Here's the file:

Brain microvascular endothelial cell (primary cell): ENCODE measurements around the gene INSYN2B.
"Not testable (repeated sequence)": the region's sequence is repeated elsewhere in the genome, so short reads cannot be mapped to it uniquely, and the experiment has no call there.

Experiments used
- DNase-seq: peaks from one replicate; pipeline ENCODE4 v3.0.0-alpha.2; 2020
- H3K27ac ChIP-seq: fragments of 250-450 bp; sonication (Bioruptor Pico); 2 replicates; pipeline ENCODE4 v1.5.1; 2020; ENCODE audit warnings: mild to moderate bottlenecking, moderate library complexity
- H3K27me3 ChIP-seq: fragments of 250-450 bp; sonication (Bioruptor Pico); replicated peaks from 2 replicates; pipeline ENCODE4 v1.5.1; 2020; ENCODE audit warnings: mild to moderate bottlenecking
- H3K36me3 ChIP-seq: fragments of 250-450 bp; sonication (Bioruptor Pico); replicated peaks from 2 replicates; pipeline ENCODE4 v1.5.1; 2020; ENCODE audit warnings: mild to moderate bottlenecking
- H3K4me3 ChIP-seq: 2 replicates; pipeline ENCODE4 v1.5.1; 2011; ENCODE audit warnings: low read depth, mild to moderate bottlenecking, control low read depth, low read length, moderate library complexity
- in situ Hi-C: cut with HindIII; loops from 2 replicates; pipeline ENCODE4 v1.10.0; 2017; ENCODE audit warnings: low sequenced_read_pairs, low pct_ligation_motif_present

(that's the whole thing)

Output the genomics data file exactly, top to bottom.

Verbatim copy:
Brain microvascular endothelial cell (primary cell): ENCODE measurements around the gene INSYN2B.
"Not testable (repeated sequence)": the region's sequence is repeated elsewhere in the genome, so short reads cannot be mapped to it uniquely, and the experiment has no call there.

Experiments used
- DNase-seq: peaks from one replicate; pipeline ENCODE4 v3.0.0-alpha.2; 2020
- H3K27ac ChIP-seq: fragments of 250-450 bp; sonication (Bioruptor Pico); 2 replicates; pipeline ENCODE4 v1.5.1; 2020; ENCODE audit warnings: mild to moderate bottlenecking, moderate library complexity
- H3K27me3 ChIP-seq: fragments of 250-450 bp; sonication (Bioruptor Pico); replicated peaks from 2 replicates; pipeline ENCODE4 v1.5.1; 2020; ENCODE audit warnings: mild to moderate bottlenecking
- H3K36me3 ChIP-seq: fragments of 250-450 bp; sonication (Bioruptor Pico); replicated peaks from 2 replicates; pipeline ENCODE4 v1.5.1; 2020; ENCODE audit warnings: mild to moderate bottlenecking
- H3K4me3 ChIP-seq: 2 replicates; pipeline ENCODE4 v1.5.1; 2011; ENCODE audit warnings: low read depth, mild to moderate bottlenecking, control low read depth, low read length, moderate library complexity
- in situ Hi-C: cut with HindIII; loops from 2 replicates; pipeline ENCODE4 v1.10.0; 2017; ENCODE audit warnings: low sequenced_read_pairs, low pct_ligation_motif_present